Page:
EURO NOTES: Titanic group-stage clash between France and Germany

Article content

Back when the Euro was an eight-team tournament, opening-round clashes between world powers was common.


Story continues below

Article content

So, when Germany host France in a Group F game Tuesday (3 p.m. ET, TSN) in Munich, it will be a throwback to the days before the tournament expanded to 16 teams and then to the current 24-team format.

France are defending FIFA World Cup champions, while Germany are three-time European champions and have made the final six times.

“It’s an important match for both teams in a very difficult group,” said France goalkeeper Hugo Lloris on Monday. “France are the World Cup champions and Germany might be in a rebuilding phase at this moment, but they have a good mix of young players and those with experience.

“They have players who have won a lot at their clubs, so they’re very motivated and very eager. There are high expectations at this tournament, and they are playing at home, so it’s going to be a very difficult match for us.”

France and Germany have had epic encounters in major tournaments of the past, usually in the latter parts of competitions.

Five years ago, France defeated Germany 2-0 in the Euro 2016 semifinal before losing to Portugal in the final. Two years later, France went on to win the World Cup, while Germany crashed out in the group stage for the first time in its history, losing to both Mexico and South Korea.

“We know that France has been playing successful football in the last few years and they have some great players,” said German goalkeeper Manuel Neuer. “I still think we’re also a good team and we’re a team that is difficult to play against. We have respect for them, but it’s not like we are the big underdog, we want to win the match here in Munich.”


Story continues below

Article content

France’s players attend an MD-1 training session at the Allianz Arena in Munich on June 14, 2021, on the eve of their UEFA EURO 2020 football match against Germany.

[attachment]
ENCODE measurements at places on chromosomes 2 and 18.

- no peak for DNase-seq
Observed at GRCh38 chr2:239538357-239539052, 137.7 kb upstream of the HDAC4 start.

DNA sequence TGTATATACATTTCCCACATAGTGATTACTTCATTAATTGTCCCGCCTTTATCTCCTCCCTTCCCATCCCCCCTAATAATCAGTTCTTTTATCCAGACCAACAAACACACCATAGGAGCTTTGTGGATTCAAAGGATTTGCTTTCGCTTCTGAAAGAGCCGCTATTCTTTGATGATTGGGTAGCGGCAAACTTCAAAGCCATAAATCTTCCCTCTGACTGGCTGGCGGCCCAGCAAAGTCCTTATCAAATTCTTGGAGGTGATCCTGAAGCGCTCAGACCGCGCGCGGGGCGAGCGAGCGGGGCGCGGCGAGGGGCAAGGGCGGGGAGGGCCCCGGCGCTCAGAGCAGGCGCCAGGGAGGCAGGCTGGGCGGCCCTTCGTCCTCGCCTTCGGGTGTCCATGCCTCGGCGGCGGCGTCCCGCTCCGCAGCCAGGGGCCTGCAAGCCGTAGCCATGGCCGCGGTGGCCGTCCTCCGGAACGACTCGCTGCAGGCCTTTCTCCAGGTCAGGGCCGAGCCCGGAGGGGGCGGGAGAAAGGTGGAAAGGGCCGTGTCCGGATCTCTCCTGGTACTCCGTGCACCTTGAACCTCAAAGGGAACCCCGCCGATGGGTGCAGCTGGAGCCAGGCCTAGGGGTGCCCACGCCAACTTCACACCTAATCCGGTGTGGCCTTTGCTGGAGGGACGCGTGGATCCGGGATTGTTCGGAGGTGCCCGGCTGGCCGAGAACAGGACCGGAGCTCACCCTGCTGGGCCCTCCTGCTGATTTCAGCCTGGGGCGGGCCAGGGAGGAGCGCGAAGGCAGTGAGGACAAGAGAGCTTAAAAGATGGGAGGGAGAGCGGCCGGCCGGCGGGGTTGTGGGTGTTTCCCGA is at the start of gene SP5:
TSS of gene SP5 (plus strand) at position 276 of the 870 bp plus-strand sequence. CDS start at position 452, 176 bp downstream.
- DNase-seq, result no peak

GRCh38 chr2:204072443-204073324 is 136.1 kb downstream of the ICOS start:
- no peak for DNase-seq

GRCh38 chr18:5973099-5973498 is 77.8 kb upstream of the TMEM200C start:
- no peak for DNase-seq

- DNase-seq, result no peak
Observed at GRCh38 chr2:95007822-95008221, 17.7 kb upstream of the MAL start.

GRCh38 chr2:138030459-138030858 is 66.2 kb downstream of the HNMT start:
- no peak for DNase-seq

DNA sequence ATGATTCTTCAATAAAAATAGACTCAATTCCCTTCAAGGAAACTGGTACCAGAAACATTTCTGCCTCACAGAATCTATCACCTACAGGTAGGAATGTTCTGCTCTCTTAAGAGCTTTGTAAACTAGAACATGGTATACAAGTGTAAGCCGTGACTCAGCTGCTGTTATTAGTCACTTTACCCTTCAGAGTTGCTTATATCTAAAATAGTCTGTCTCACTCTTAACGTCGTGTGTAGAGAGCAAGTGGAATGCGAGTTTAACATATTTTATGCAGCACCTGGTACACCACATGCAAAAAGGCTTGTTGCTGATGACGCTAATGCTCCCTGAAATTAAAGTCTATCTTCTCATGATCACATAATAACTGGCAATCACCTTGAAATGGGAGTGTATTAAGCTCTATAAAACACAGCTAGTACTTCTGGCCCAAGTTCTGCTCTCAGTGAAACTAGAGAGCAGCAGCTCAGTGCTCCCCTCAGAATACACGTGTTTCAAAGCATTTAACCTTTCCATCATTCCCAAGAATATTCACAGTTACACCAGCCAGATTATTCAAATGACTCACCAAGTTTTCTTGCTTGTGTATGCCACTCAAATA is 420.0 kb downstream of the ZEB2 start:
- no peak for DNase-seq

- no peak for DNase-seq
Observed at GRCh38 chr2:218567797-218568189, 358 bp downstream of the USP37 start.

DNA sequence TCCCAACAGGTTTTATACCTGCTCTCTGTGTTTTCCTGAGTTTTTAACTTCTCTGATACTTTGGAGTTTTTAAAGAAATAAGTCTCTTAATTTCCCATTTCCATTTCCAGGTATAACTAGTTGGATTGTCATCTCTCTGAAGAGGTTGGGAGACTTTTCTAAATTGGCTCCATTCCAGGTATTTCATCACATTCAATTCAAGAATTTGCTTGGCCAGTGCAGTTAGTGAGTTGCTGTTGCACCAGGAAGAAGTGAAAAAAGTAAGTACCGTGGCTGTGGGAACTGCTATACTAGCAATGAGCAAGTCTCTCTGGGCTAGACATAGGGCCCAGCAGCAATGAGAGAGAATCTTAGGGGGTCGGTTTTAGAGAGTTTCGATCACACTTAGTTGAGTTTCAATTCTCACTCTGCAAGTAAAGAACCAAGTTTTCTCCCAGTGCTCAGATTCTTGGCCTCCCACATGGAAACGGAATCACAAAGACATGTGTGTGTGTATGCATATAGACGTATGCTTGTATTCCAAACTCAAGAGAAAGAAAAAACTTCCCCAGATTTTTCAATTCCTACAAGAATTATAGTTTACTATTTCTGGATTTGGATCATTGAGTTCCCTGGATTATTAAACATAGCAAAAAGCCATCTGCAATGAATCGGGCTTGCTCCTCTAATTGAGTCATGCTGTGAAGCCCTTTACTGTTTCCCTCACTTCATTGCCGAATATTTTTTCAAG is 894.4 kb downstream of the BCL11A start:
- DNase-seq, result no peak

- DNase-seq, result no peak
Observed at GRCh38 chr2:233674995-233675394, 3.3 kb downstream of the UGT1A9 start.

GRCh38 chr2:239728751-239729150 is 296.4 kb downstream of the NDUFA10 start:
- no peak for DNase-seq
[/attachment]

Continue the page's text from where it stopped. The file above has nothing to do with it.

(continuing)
France’s players attend an MD-1 training session at the Allianz Arena in Munich on June 14, 2021, on the eve of their UEFA EURO 2020 football match against Germany. Photo by FRANCK FIFE /Getty Images


Getting an opportunity to play two of its three Group D games at home, Scotland were optimistic heading into its opener against the Czech Republic in Glasgow on Monday.

Two goals from Czech striker Patrik Schick, however, put a dent to that as Scotland fell 2-0. Schick scored on a header just before half time and then netted the goal of the tournament so far, lofting a shot from just over half into the top corner as Scotland goalkeeper David Marshall desperately scrambled to get back in his net.

“There was a deflected ball, and I took a look to see where he (goalkeeper) was standing and he was pretty high,” Schick said. “I checked again, and I fired.”

Marshall was well outside his penalty area as play was in the Czech end of the field when the ball rebounded back the other way and Schick took the shot from 45 metres out.

“It’s a fantastic finish,” said Scotland coach Steve Clark. “Instead of assigning blame (on Marshall), sometimes you have to give credit to the goal scorer.”


The British government has decided to increase capacity at Wembley Stadium from 22,500 to 40,000 for games after the group stage.

Current capacity is set for roughly 25 per cent at the 80,000-seat venue in London. It will be increased to 50 per cent starting in a Round of 16 game on June 29, which could feature England if they win its group.

In total, Wembley is hosting eight games in the tournament, including a pair of second-round games, both semifinals and the final.

Currently the only venue at full capacity is the Puskas Arena in Budapest, Hungary, which seats over 67,000. Hungary hosts Portugal on Tuesday in the first of four games at the venue.


On Twitter:@DerekVanDiest

Latest National Stories


Story continues below

News Near Chatham

This Week in Flyers